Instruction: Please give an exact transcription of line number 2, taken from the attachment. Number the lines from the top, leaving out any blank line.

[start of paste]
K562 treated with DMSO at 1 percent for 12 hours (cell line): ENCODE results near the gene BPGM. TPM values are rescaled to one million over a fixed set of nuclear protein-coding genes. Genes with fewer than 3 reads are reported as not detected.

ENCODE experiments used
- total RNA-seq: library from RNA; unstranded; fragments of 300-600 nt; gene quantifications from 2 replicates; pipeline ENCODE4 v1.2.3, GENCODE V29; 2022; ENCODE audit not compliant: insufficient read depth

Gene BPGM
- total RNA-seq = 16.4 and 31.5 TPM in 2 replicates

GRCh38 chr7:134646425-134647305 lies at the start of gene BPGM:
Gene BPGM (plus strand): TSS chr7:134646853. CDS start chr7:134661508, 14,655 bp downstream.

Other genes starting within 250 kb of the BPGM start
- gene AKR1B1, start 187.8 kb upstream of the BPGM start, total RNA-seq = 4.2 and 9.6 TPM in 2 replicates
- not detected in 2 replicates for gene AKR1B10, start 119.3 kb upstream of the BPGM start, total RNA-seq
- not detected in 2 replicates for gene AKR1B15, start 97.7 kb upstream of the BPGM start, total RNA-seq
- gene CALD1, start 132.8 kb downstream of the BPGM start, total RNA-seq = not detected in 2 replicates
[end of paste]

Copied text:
ENCODE experiments used